Call me cynical, but I think there’s more to Google’s new Chrome browser than a stable platform for web apps. At least, I hope so. My experience with Chrome has been a mixed bag. Although I love Chrome’s clean appearance, it has issues:
- Adobe Reader makes all of Chrome’s tabs inaccessible until the document is fully loaded.
- Attempting to select all the text in a text form field by pressing CTRL-A sometimes results in selecting the entire page.
- Streamed audio using Windows Media plugin in one Chrome tab will stutter like a skipping record while another tab renders.
- Chrome even has issue with Google’s web apps (especially Google’s web apps?). For example, the “J” key doesn’t always mark an item as read in Google Reader, especially if there’s only one unread post.
No, if stability was its goal, Google would have (should have) waited.
Google is an advertising company. The more data Google gets, the better it can target its advertising. I can imagine Google’s engineers sitting around a conference room table, scheming to get even more data from us. “I know,” one particularly devious engineer must have laughed. “What if we could get all the searches people do on any web site, not just on Google?” “How could we ever do that?” another might have asked. The answer was simple: make sure they use a Google tool for all searches. Chrome’s Omni bar is that tool.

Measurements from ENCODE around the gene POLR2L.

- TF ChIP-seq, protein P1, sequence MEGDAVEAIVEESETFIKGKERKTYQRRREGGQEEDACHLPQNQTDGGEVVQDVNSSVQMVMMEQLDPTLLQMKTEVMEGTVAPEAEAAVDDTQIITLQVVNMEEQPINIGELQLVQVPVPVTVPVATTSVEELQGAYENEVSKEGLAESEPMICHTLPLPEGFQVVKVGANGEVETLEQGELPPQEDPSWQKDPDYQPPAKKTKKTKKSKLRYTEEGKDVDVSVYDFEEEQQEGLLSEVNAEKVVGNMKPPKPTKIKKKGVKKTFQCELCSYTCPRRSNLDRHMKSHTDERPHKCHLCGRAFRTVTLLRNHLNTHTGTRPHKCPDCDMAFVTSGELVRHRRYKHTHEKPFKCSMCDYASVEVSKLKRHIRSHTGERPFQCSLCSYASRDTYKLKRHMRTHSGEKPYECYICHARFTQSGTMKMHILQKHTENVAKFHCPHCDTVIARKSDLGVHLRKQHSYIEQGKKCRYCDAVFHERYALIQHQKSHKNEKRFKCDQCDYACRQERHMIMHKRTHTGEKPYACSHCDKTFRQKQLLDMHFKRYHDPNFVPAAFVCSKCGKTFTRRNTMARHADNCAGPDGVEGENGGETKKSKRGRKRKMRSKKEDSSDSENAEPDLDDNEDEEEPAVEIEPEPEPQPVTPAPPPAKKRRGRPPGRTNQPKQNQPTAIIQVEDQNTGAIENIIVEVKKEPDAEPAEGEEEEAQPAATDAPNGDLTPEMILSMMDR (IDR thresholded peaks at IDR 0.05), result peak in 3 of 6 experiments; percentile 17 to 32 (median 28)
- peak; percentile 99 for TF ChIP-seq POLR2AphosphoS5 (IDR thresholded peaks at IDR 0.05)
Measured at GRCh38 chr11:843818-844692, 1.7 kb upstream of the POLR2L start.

Every URL you ever type into your Omni bar goes straight to Google, whether you press enter or not. If you use the tab key to search other sites from the Omni bar, Google gets that, too.
Sure, it’s possible to hide this data from Google, but do you want to give up all the help the Omni bar provides as you type? Not me!
And that’s what Google’s betting on.
What do you think? Are you buying Google’s story?
Or am I being too cynical?